The birthplace of Prohibition has pulled a 180 in the last hundred years, becoming a leader in the booming American craft beer movement. And while the country’s predominantly West Coast beer scene focuses a bit monotonously on hop-heavy ales, Maine’s small brewers have a reputation for resurrecting and reimagining obscure Old Word beer styles. Business is booming for the state’s craft brewers—with nearly 60 breweries filling kegs (up from 35 in 2013), Maine has the country’s fifth-highest number of breweries per capita. From sleek urban speakeasies to tiny farmhouse breweries set deep in the woods, Maine’s microbreweries offer a breadth of happy hour hangouts to fit any brewhound’s taste. Truly dedicated suds seekers can pick up a Maine Beer Trail map and scorecard at just about any taproom, then launch a road trip to visit each one. For the rest of us, here are the five not to miss.
Gneiss Brewing Co.
The founders of Gneiss grow their own hops on eight acres in pastoral Limerick, in the rolling farm country west of Portland. Every beer is a variation on German weissbier, brewed with at least 50% wheat and a trademark Hefeweizen yeast. Light but flavorful, Gneiss’s all-Teutonic brews are an ideal summertime treat.
Marshall Wharf Brewing Co.
Marshall Wharf brews big, ambitious beers—thick and jet-black stouts, powerfully hopped imperials, malty IPAs that pack a give-up-your-car-keys punch. The brewery’s tasting room and sister pub (Three Tides) on Belfast’s gritty waterfront are similarly large and loud. Order a tasting flight and settle in on the covered deck overlooking the wide and unpronounceable Passagassawakeag River.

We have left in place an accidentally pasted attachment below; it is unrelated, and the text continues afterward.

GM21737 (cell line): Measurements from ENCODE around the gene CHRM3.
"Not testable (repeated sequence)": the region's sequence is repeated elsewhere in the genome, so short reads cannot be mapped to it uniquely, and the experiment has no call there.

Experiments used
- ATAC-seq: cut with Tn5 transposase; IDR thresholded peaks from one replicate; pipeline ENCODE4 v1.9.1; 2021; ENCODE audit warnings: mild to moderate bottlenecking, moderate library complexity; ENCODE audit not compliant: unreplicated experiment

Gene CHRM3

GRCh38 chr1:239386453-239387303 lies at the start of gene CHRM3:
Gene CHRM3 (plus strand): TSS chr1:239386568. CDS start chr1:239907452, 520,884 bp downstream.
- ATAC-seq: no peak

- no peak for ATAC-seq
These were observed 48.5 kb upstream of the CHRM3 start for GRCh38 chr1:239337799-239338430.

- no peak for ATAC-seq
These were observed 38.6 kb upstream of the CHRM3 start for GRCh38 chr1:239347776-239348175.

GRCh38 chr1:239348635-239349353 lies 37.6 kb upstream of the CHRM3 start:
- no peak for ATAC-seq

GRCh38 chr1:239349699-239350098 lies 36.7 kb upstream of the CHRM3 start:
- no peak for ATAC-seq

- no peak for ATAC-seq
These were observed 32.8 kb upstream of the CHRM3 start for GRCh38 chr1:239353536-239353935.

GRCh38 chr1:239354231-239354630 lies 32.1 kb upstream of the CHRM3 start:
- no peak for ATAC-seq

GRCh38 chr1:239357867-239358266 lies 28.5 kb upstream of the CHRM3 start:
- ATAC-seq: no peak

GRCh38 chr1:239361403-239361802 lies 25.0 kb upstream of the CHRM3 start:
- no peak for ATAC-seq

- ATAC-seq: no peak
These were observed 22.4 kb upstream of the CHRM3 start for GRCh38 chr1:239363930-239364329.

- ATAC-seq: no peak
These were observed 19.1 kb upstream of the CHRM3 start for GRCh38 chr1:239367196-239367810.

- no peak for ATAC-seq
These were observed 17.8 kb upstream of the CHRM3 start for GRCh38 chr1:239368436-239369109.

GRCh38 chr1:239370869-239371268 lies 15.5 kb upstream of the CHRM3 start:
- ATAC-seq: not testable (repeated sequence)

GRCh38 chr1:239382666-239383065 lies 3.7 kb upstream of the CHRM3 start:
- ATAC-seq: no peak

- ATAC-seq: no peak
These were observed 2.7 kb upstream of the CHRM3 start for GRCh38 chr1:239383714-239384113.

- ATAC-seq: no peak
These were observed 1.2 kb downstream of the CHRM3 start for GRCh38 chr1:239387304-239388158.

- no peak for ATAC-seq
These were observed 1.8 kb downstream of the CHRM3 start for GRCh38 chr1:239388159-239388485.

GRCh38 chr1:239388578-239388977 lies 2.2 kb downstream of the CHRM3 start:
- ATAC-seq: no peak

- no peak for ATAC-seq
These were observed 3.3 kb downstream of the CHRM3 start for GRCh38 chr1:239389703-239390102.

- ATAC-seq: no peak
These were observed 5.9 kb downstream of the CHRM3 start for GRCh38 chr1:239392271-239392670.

Oxbow Brewing Company
Hands-down the most idyllic, unexpected spot to drink a world-class beer in Maine, Oxbow’s tiny tasting room is nestled next to its farmhouse brewery on a winding, wooded road near the midcoast village of Newcastle. The vibe is crunchy-rustic-modern, and the beers are crisp, thirst-quenching variations on the Belgian saison style.
Maine Beer Company
Hop-lovers, take note: When a pair of home-brewing brothers launched this small-batch brewing company in 2009, they instantly scored with two signature hoppy ales: their flagship Peeper American Ale and Lunch IPA, which became one of the most sought-after brews among beer snobs nationwide. Pair them with truffles and antipasto at the brewery’s simple tasting room in Freeport.
Bunker Brewing Co.
It’d be worth a visit to Bunker’s tasting room in Portland’s scrappy, hip, post-industrial East Bayside neighborhood just to try the coffee IPA, brewed in collaboration with the nano-roastery next door. Its flagship Czech pilsner is way smooth and quaffable, and the exposed brick tasting room in a former scrapyard oozes working-class cool.